Wednesday, May 11, 2011

The Comma Cop

That’s what they call me around here, in this wide world of Novel Adventurers.

Yesterday, I pulled a prank on one of them, telling her she’d put a comma out of order in an email to me. I was kidding, but her response surprised me. She gushed apologies, assuming I’d been serious since, well, I guess I can get pretty serious about punctuation.

The other day, I edited the post of another co-blogger who hit back with, “No matter how much I go over my own posts, you always manage to find something. Not just something but a lot of somethings.”

Yep, that’s me, the comma cop. It’s a designation that’s served me and those I edit well through a long publishing career and active participation in fiction critique groups. I’m a stickler for good grammar, spelling, and punctuation, because to me, they are the glue that holds any message together. Even the most interesting message can get lost if its expression is sloppy.

Plus, I love to edit. Making order out of chaos on a written page helps me relax, reminding me that anything can be fixed, made clean and even beautiful. Some people paint as a relaxing outlet. Others go running or meditate. Me, I edit. And I can make a living from it, so it’s definitely win-win.

I’ve edited just about every type of publication out there, yet I find most people, including the most well-educated folks and even other professional writers, repeat the same mistakes time after time. 

Not proofreading one's own work has to be the most common problem. 

Misusing commas and apostrophes (or forgetting to insert them) comes a close second. 

Beginning sentences with vague starts (“this is” or “that was”) makes the reader have to backtrack to figure out what these pronouns refer to.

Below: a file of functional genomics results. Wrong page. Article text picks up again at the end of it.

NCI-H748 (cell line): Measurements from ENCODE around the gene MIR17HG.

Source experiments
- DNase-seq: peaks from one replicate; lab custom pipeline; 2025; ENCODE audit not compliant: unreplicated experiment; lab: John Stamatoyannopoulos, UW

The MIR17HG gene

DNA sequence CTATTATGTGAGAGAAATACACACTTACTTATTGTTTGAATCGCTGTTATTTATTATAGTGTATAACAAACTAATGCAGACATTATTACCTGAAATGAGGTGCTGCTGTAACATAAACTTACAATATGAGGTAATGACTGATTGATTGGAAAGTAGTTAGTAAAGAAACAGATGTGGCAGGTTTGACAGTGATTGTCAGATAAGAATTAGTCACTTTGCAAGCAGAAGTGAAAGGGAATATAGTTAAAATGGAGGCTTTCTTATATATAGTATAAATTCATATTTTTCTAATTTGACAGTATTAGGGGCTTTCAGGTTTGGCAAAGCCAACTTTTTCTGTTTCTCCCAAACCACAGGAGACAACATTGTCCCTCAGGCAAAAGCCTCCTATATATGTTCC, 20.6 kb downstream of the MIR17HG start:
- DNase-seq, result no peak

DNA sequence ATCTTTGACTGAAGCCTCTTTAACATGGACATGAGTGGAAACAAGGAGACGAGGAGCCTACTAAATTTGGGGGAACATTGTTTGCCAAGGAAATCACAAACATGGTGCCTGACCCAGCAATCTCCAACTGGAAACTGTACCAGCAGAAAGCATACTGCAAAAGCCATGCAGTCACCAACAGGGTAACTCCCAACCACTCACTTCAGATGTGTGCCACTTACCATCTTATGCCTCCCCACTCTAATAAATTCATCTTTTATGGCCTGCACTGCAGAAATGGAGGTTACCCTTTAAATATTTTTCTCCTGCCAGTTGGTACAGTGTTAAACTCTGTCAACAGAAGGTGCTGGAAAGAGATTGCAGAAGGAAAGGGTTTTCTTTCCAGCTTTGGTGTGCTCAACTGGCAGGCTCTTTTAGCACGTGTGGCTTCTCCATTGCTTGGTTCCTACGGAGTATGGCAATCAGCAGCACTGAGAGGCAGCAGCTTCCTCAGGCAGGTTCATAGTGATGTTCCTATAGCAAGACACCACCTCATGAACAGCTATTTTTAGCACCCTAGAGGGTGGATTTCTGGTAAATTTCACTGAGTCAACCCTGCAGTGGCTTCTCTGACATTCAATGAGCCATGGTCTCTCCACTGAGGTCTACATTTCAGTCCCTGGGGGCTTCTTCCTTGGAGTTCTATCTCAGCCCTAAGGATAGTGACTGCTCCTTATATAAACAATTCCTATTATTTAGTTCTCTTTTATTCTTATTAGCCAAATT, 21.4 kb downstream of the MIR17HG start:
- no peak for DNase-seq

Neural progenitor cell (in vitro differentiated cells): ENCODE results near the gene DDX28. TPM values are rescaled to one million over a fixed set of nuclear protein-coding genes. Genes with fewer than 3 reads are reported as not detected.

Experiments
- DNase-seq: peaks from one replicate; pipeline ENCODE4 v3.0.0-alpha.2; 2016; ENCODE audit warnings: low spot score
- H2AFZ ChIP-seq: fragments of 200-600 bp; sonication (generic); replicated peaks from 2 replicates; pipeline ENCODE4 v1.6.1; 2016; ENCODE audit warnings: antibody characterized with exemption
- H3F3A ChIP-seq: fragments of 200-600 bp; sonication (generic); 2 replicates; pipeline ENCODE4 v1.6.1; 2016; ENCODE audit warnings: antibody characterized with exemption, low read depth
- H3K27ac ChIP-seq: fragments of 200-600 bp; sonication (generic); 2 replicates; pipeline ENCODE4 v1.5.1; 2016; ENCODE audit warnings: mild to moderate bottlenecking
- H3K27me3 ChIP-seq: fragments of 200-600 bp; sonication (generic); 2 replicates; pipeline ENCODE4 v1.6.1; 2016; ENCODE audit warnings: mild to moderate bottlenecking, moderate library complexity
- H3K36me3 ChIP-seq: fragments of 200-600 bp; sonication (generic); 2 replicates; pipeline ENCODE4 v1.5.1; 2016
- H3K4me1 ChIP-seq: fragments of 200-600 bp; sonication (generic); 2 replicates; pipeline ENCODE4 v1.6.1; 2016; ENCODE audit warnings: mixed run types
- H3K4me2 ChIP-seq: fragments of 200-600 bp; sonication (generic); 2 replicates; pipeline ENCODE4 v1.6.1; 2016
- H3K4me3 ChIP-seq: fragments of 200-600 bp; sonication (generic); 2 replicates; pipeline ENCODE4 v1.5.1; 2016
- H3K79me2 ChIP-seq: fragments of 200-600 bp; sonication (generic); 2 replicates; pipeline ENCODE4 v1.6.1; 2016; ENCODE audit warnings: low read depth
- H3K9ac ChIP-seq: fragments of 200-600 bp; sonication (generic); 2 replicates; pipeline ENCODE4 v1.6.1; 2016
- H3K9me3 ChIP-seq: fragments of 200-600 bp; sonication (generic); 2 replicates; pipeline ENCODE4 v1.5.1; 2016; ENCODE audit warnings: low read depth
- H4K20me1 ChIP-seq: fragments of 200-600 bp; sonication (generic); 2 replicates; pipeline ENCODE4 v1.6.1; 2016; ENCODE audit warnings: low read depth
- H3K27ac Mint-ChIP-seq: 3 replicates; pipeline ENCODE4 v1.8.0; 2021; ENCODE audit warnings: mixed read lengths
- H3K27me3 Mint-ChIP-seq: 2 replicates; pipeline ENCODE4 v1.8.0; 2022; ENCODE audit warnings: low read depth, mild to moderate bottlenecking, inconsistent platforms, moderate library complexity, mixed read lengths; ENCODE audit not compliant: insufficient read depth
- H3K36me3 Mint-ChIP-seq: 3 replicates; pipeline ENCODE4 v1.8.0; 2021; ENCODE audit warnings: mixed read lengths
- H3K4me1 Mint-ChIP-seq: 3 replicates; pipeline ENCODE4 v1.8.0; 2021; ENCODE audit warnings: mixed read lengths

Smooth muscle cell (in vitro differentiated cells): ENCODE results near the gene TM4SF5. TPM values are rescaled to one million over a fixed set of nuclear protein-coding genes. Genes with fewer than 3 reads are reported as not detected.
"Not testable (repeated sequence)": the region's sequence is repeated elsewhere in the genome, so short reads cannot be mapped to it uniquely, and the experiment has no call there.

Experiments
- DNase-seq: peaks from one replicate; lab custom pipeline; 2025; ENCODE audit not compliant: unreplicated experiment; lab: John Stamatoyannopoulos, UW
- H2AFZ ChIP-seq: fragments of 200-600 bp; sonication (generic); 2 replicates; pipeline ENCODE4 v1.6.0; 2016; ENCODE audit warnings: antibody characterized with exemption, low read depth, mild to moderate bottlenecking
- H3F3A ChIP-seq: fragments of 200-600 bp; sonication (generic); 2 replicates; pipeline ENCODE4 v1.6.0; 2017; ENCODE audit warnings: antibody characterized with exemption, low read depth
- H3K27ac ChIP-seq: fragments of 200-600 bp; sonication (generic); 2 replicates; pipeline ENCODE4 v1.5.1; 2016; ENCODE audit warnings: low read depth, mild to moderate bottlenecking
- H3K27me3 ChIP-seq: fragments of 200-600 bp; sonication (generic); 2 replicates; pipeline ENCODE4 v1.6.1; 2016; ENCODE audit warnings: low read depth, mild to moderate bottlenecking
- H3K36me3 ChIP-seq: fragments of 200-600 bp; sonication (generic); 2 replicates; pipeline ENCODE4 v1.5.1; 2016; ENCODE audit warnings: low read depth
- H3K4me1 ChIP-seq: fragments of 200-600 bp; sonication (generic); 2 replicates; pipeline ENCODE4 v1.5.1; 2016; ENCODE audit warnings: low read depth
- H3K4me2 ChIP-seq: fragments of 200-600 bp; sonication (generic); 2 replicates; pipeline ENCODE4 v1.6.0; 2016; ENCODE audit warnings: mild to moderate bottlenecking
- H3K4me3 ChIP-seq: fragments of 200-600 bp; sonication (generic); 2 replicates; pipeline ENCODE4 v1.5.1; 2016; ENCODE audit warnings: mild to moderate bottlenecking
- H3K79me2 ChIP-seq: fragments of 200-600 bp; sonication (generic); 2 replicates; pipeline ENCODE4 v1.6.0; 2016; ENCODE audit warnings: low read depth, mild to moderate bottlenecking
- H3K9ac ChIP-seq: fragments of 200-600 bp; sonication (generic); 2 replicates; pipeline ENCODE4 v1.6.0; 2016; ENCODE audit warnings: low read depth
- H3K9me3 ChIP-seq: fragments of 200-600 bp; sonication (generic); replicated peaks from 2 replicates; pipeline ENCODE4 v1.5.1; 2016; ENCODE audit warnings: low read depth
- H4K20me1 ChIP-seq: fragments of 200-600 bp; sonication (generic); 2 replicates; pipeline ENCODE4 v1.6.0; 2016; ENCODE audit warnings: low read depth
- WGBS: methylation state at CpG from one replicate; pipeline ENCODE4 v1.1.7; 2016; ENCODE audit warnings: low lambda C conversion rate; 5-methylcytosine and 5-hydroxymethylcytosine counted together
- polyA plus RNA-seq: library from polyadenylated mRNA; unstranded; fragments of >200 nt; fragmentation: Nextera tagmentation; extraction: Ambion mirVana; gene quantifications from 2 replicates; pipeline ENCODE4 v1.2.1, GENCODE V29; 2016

Another problem is misplaced modifiers. Take this example—“Though she’s a healthy child, John believes his only daughter is too fragile to spend time outdoors.” As it turns out, “healthy child” modifies John, not the daughter. 

Lack of parallelism occurs a lot too, as in, “We are going out, eating plums, and have a nice time.” 

Misuse of language can be annoying but sometimes it’s fun too. Take the following example found on Wiki:

"King Charles walked and talked half an hour after his head was cut off." 


"King Charles walked and talked; half an hour after, his head was cut off."

Am I alone in this? Any other sticklers out there, or do you hate this stuff? Does poor editing hamper your reading enjoyment as it does for me, or do you tend to gloss right over (groan) mistakes? 


  1. Wow, I really enjoyed this post. You need to visit my latest blog to see why. I cringe at the thought of editing. However, since I have had to edit my own work, I had to step up to the plate. I blog from my experiences. Therefore, these topics come up quite a bit lately.

  2. Oh, I hate it when people write with misplaced modifiers! I love discussing commas and sentence structure, but I hate figuring out lay/lie and who/whom ;)

  3. Oh, yes, Supriya the Comma Cop. Ain't that the truth. One day I'll get it right.

    Orlando, I've been reading your blog and have learnt some great things. Keep it up!

    Supriya, what would I do without your weekly grammar lessons? :-)

    And I cannot gloss over poor grammar. My poor kids are going to hate me for being such a stickler, but I like to think they'll thank me one day. One can hope, anyway.

    Gigi, I was struggling with lay/lie only yesterday. Urgh.

  4. Orlando, is this a case of great minds think alike? I'm here for you next time you need help with comma placement, okay? (Loved your site, btw, including the site name. Check it out, folks:

    Gigi, my problem is I know how it's supposed to be but I can never remember the correct termminology. And while I know there are loads of reference books out there on these topics, they bore me silly. I like the doing, not the reading about (unless it's specifically relevant to something I'm working on).

  5. Oh, Alli, our emails crossed. But fyi, I'm working on semantics with my kids too. Just today, we discussed the difference between a mean mom and a strict one. It was very enlightening (for them).

    And about your commas (cough cough)....

  6. Supriya, if editing relaxes you, I'm afraid you may be comatose after you edit my next book...